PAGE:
The Questions That Matter

Before the holiday parties end, the team from Westport’s The Legacy Project USA have some ideas to get your family and friends talking — and learn things you may never have thought to ask.

The holidays provide the perfect opportunity to catch up with friends and family members, rehashing the year, celebrating the accomplishments and milestones, but it also may be the perfect time to dig deeper and ask some questions that’ll really get people talking.

Rozanne Gates and Suzanne Sheridan, the duo behind The Legacy Project USA, spend their days capturing the life stories of people, families, and businesses and recording them for audio CD’s, video DVD’s, photo documentary books, and authored books to share with future generations. Gates and Sheridan have some ideas to help you get the stories flowing.

1. What are the influences and the qualities that your parents passed on to you?
“I put out that question to everyone and asked them to think about it,” Gates said. “Two-and-a-half hours later we were still talking. It was incredible.”
“Sometimes it’s hard to verbalize that,” Sheridan said. “You learn some of the most fascinating things.”
From the way that a parent’s vices affected their children to the values that they held through to adulthood — the best thing about this question may be just about how many directions it can take.
“They went absolutely everywhere with it,” Sheridan said. “You never know what’s going to come out of a 90-year-old’s mouth.”

2. What was the most memorable meal that your mother cooked? Not only the basics of what it was, but the details: memories of tastes, eating, and time spent in the kitchen. Bonus points if you can enter 2015 with copies of family recipes you never knew existed.
“Everyone has that thing they remember,” Sheridan said. “I can still taste my mother’s soup.”

3. What do you remember about growing up?
“What was being a child like for you?” Gates said. “It’s my belief that our past absolutely defines us.”
“Well, it doesn’t have to,” Sheridan added.
Childhood friends are another facet of this question, are older relatives still in touch with any of their friends from childhood? What were they like?

4. What was your first car?
“This always gets the men talking,” Gates said. “For some reason, cars are equated with dating.”
And whether the first car that they drove was good, bad, or falling apart, it’s sure to get the conversations going.
“You were the guy with the great car or you were the loser,” Sheridan laughed.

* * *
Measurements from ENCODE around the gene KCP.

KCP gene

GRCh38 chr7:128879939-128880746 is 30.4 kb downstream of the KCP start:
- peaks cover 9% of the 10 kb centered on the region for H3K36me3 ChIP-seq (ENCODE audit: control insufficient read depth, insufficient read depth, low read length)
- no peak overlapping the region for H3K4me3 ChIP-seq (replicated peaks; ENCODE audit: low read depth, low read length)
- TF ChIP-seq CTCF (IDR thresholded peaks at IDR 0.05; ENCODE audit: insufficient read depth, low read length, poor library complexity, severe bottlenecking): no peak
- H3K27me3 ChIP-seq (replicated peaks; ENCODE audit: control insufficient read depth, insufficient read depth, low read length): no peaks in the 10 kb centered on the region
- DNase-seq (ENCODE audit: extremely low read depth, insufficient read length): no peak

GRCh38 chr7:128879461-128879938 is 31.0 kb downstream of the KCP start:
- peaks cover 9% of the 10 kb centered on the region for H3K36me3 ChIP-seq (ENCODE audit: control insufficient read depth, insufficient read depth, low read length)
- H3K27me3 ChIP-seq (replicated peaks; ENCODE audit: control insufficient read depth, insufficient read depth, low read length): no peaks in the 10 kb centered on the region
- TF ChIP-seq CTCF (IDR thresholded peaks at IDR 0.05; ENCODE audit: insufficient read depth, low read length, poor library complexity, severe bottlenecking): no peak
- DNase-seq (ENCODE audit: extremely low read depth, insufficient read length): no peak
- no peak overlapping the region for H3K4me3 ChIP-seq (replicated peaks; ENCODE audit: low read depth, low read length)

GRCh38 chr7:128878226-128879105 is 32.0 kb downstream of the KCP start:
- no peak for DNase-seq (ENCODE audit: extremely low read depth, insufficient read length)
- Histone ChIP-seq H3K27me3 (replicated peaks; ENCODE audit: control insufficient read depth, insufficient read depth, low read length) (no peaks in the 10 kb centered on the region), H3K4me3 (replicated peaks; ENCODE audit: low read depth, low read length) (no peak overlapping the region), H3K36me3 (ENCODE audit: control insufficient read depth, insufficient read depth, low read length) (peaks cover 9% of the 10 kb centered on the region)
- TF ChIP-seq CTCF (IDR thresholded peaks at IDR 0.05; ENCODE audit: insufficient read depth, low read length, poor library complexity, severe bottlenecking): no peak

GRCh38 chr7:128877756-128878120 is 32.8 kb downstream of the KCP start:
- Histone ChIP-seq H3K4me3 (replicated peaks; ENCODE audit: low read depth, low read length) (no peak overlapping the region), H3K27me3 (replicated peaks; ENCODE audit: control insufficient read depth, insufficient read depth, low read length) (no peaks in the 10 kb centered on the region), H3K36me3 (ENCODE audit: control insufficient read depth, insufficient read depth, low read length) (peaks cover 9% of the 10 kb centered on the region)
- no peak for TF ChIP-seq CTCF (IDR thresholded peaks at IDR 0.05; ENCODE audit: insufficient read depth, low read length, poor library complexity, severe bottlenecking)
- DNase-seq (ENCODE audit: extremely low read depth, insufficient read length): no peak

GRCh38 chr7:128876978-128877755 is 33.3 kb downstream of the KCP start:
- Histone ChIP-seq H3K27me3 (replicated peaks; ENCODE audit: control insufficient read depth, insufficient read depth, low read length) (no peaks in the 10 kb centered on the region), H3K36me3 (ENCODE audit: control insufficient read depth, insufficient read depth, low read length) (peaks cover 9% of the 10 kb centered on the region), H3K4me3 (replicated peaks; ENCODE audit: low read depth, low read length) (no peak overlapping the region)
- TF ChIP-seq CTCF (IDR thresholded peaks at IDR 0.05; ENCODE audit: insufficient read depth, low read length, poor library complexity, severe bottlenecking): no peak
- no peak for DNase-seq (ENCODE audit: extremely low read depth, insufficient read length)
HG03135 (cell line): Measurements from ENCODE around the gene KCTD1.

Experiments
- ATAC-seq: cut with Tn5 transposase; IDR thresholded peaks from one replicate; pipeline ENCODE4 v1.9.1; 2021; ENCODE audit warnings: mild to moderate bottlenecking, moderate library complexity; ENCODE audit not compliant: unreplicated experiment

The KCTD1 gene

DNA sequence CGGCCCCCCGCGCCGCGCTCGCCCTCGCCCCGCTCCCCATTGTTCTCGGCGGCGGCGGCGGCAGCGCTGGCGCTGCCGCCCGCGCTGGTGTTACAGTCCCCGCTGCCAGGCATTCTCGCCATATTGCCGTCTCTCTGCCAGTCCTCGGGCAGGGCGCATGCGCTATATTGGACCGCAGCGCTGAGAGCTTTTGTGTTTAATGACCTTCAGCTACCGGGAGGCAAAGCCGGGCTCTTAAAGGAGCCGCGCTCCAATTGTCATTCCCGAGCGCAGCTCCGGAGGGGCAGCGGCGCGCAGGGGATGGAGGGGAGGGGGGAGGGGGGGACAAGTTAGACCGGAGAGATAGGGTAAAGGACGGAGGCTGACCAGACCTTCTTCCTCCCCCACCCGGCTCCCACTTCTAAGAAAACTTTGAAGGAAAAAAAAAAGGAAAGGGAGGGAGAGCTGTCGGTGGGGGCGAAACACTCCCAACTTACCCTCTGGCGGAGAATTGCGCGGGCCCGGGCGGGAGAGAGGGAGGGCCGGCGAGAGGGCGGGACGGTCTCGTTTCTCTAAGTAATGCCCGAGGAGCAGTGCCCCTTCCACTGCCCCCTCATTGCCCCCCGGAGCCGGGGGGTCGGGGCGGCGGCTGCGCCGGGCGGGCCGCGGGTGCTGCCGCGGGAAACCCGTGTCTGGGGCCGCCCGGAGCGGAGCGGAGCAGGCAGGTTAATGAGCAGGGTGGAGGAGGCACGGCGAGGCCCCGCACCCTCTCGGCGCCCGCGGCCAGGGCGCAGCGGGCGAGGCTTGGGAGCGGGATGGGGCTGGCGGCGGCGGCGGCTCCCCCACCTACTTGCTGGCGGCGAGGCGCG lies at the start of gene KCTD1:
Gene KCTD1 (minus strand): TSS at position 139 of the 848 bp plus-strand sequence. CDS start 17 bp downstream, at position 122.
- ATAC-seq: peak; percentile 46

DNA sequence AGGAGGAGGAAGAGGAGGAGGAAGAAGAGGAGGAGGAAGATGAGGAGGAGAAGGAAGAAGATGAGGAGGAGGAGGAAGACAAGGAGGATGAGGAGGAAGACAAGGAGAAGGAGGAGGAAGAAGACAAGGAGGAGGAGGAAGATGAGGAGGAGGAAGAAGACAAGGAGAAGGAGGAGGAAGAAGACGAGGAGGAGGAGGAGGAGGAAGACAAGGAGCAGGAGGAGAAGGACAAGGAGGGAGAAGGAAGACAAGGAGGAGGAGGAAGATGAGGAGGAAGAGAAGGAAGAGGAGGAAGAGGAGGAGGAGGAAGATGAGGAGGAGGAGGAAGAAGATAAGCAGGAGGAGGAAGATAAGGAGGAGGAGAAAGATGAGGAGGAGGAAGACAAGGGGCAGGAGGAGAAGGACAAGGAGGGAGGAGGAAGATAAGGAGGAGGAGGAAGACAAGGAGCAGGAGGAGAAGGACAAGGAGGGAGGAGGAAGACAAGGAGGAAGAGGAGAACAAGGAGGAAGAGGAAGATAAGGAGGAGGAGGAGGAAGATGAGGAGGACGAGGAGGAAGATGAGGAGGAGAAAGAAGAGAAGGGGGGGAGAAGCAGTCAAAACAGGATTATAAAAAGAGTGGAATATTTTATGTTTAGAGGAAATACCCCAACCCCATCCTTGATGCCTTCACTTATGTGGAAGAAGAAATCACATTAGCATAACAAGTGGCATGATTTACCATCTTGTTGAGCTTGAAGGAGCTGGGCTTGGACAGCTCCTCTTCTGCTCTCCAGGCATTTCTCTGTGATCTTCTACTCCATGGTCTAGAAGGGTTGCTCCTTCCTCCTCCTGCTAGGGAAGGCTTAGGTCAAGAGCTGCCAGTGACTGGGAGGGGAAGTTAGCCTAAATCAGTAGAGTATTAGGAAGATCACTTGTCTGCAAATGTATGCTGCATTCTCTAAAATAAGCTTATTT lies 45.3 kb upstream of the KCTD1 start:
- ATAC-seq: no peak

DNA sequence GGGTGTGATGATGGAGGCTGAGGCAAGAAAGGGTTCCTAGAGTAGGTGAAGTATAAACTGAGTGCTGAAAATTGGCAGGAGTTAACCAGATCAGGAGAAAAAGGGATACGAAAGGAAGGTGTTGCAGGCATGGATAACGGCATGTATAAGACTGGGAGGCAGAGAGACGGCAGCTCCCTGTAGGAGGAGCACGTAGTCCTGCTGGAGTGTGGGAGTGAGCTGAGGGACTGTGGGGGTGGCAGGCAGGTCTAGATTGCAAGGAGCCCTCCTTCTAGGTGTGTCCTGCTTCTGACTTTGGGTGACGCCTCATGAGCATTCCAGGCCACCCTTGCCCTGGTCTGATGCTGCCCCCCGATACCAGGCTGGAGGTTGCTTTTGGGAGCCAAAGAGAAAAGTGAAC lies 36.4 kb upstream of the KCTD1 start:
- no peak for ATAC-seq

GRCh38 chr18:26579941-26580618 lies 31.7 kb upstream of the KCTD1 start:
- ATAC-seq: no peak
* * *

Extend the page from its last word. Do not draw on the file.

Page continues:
5. What was the address of the house where you grew up?
“That always gets a smile, it’s a good place to start,” Gates said. “It conjures up that image of home.”
Gates takes it one step further and suggests just going around the table and asking the group gathered if they can name the addresses of all of the places they have lived.

“We had one person who made a list, two full pages of addresses,” Sheridan said.

When you have older family members in attendance, asking the questions can become a way to honor their stories and give them the platform to share their experiences.”Our society shuts them down,” Sheridan said. “They’re history on legs.Rozie makes everyone feel so comfortable, its not the question, it’s the attitude that you bring to it.”

“I live for their answers,” Gates echoed.

Beyond recording stories from a family’s past, in this season of parties, being ready to ask questions can be the start of new friendships.”I was at a party and I went and sat down on the couch, I was the only one there until I was joined by another person, then another,” Gates said. “We started asking each other questions, the who, what, where, why questions to get to know each other, soon people started coming over — “You look like you’re having a lot of fun!” One of the ladies, we had never met before, but by the end we were inviting her over for coffee.”

So even if you don’t have the interviewing skills of the Legacy Project team, take a minute this holiday season to ask a question and really listen for the answer, who knows what you might dig up. “We learn so much,” Sheridan said. “You scratch the surface of a person and it’s about everything they’ve learned and how they’ve gotten to where they are.”

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